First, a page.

Are lower vitamin D levels in women related to depressive mood?
A recent study suggests vitamin D, via its effects on the brain, may play a pivotal role in the pathophysiology of major depressive disorder (MDD).1
Depression often follows a seasonal pattern, peaking in summer and winter.2 Vitamin D, through its action on the brain, might account for this link between seasonal light changes and seasonal mood swings.3 Key for neuronal development and brain function, vitamin D exerts its effects on the brain via binding to vitamin D receptors,4 distributed in the prefrontal cortex, cingulate cortex, and limbic system.5
To discover more, investigators took a look at the association between gender, serum concentration of vitamin D, and depression in a large sample of 122 participants with MDD and 119 healthy controls. Resting-state functional MRI data were collected with independent component analysis adopted to examine large-scale inter- and intranetwork functional connectivity. Serum concentration of vitamin D and depression symptoms were also assessed.
Investigators observed 4 main findings.
1. There was a significant group-by-gender interaction effect on serum concentration of vitamin D. Participants with MDD exhibited lower vitamin D levels than control participants, specifically in females rather than males.
2. Female participants with lower serum concentration of vitamin D had poorer cognitive performance (ie, prospective memory and sustained attention).
3. There was a connection between MDD-related functional network connectivity changes and serum concentration of vitamin D, as well as depression and anxiety symptoms in female participants with MDD.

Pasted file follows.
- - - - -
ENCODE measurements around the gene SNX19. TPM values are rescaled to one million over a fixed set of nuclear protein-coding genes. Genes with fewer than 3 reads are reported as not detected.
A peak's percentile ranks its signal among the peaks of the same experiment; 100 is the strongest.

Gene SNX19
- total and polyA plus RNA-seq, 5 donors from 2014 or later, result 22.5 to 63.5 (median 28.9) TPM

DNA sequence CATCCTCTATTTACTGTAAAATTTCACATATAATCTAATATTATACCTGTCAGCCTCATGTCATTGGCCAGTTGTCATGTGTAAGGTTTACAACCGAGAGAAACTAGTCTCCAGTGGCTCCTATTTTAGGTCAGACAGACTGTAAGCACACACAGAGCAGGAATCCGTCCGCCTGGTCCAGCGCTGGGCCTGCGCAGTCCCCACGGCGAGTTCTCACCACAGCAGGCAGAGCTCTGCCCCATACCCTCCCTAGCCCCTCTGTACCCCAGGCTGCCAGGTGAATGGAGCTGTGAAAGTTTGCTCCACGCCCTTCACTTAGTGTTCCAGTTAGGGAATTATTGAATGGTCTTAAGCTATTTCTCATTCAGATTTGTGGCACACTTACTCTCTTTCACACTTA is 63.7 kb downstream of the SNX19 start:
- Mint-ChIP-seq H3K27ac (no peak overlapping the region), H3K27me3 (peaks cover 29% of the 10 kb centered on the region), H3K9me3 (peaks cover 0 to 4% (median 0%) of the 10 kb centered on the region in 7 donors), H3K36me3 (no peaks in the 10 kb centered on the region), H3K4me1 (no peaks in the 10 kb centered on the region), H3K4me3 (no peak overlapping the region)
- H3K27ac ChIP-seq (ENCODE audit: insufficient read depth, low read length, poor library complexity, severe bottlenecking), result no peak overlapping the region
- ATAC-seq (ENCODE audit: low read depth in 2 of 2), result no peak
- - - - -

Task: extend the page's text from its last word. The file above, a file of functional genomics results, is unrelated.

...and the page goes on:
4. MDD- and serum concentration of vitamin D-related functional network connectivity alterations mediated the associations between vitamin D levels and cognition in females.
Investigators found that vitamin D insufficiency and deficiency was more common in females than males. MDD patients had significantly lower vitamin D levels relative to healthy controls, again specifically in females. This gender difference could be a result of insufficient sunlight exposure, higher BMI, more fat tissue, and more sedentary life in females relative to males. Overall, this may suggest a female-specific involvement of vitamin D in the pathogenesis of depression.
“More broadly, these findings may inform a novel conceptualization that adjuvant vitamin D supplementation therapy may yield clinical benefits in improving treatment outcomes in female patients with MDD,” concluded the study authors.1
1. Zhu D, Zhao W, Cui S, et al. The relationship between vitamin D, clinical manifestations, and functional network connectivity in female patients with major depressive disorder. Front Aging Neurosci. 2022;14:817607.
2. Wehr TA, Rosenthal NE. Seasonality and affective illness. Am J Psychiatry. 1989;146(7):829-839.
3. Berk M, Sanders KM, Pasco JA, et al. Vitamin D deficiency may play a role in depression. Med Hypotheses. 2007;69(6):1316-1319.
4. Ryan JW, Anderson PH, Morris HA. Pleiotropic activities of vitamin D receptors - adequate activation for multiple health outcomes. Clin Biochem Rev. 2015;36(2):53-61.
5. Eyles DW, Smith S, Kinobe R, et al. Distribution of the vitamin D receptor and 1 alpha-hydroxylase in human brain. J Chem Neuroanat. 2005;29(1):21-30.